Roborumble Recap: Turning Point

Article by: Mayako K.

Edited by: Kylie C.

On November 10th, the much awaited robotics competition, Roborumble, took place. Teams competed with their robots in the VEX Turning Point Competition arena. The organizer of Roborumble, Jason C. (11), says that “this year is particularly notable because it is the first official Philippine National Championships. We have over 30 teams competing from ISM, local schools, Malaysia, Singapore, and Taiwan, so it’s also our biggest Roborumble event yet.”

The competition this year, Turning Point, requires robots to be able to pick up and launch plastic balls, flip over circular plates, and park on raised platforms. According to the official website (, “the object of the game is to attain a higher score than the opposing Alliance by High Scoring or Low Scoring Caps, Toggling Flags, and by Alliance Parking or Center Parking Robots on the Platforms.”. In addition to the driver control portion, an autonomous section calls for the robot to score as many points as they can through their code, without any guidance from the drivers.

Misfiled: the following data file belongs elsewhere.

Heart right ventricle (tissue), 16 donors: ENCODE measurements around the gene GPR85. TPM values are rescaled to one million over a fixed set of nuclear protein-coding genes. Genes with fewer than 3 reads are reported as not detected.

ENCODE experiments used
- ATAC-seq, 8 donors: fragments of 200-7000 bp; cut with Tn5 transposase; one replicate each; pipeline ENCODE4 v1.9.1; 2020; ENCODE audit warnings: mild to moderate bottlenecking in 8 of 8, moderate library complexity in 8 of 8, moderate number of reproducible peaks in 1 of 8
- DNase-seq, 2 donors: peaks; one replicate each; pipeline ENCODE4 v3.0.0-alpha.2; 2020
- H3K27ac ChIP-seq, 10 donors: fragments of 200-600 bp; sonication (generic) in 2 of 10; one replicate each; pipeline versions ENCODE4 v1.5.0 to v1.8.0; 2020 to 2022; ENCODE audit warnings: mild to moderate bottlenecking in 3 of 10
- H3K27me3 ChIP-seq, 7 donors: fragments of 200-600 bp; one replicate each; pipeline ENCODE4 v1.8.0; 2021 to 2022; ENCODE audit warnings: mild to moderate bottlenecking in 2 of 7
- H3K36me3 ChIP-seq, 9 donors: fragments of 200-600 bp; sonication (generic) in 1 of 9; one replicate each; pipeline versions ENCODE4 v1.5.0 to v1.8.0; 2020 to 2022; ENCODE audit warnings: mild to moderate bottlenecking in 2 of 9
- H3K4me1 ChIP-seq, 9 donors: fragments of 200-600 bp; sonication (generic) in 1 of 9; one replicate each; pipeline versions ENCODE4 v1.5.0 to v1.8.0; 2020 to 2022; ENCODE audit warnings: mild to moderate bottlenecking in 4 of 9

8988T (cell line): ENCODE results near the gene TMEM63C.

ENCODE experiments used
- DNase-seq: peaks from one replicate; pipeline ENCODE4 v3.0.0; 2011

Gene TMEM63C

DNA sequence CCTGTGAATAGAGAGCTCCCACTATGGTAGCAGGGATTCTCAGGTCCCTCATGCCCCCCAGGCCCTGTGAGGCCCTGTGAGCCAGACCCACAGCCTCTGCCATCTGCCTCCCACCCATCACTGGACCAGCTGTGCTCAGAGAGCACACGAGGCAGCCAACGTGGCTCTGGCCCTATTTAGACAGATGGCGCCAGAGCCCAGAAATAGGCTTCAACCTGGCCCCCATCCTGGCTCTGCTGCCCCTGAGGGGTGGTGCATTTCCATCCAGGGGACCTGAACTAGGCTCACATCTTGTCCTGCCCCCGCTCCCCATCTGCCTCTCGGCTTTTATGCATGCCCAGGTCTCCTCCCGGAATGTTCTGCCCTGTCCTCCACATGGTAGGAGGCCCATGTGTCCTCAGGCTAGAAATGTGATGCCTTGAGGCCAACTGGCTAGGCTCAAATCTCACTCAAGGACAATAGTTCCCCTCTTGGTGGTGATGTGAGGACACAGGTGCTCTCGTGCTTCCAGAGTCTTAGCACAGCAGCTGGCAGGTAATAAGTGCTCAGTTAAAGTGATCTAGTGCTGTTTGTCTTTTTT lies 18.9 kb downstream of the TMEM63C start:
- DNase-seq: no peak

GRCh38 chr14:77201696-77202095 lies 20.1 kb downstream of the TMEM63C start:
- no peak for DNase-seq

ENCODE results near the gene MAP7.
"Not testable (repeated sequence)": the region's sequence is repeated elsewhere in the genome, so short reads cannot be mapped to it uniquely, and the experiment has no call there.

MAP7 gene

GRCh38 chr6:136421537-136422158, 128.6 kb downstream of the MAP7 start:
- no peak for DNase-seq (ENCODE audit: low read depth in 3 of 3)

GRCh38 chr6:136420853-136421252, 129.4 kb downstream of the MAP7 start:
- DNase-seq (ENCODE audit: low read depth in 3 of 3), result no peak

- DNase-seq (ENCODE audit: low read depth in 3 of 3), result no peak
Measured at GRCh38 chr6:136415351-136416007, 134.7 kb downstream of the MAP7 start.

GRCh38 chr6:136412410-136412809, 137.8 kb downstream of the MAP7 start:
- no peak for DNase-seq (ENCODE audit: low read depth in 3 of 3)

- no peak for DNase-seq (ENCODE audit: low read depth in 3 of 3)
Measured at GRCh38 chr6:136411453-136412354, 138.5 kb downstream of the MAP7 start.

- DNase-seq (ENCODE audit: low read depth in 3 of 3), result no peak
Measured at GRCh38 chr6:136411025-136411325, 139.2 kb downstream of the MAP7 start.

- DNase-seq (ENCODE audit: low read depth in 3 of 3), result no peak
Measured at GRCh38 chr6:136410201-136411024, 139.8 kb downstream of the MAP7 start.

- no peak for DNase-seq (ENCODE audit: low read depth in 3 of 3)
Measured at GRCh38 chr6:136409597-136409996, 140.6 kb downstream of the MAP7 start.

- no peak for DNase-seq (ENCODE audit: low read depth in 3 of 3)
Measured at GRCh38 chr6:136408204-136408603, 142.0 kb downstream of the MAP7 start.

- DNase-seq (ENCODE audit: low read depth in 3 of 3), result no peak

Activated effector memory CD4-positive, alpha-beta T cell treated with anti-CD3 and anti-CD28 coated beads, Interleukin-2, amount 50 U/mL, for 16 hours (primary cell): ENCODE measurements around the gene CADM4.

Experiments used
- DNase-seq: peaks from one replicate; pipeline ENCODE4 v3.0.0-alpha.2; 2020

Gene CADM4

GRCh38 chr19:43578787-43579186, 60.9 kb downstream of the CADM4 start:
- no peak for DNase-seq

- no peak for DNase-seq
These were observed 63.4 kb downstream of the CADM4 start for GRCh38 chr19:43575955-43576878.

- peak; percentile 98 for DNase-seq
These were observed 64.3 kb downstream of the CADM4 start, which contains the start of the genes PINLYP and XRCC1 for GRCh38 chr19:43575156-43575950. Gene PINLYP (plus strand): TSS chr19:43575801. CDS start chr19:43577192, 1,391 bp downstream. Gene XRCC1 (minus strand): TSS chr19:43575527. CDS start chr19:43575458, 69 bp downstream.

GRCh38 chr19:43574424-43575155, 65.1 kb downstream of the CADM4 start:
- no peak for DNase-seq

Despite how difficult the task is, many teams rose to the challenge and have been working tirelessly since the beginning of the year to design and construct these robots. When asked about how he first got interested in robotics, Min Gyeom C.(10) says that he “first became interested in building robots in 8th grade”. He also mentions that his favorite part is driving.

Megha, an eighth grader from Singapore American School, says her favorite part is “the energy in the room,” which is “really exciting because a lot of people travel long distances for this. It’s also really fun to see different team’s robots and to know that all our hard work paid off.” Megha’s teammate Akul, who is in seventh grade, mentioned he really enjoyed meeting new people who have the same interests as him and working together with them.

Similar to Akul, Dylan Y., who is in eighth grade, says he also enjoys meeting new people. Additionally, he mentions he likes to participate in robotics because it gives him “more career opportunities because it has many components to it, like coding and building”.

Many spectators ranging from high-school teachers to kindergarten students were entertained by the event, and the growth of this year’s Roborumble surely displays the increasing interest for robotics in the ISM community. Even Alexander, a first grader who has only “made a robot from paper,” thoroughly admired and watched the battle between the robots simply “because they’re robots”. Bearcats can certainly expect expansion and advancements in the robotics club for years to come.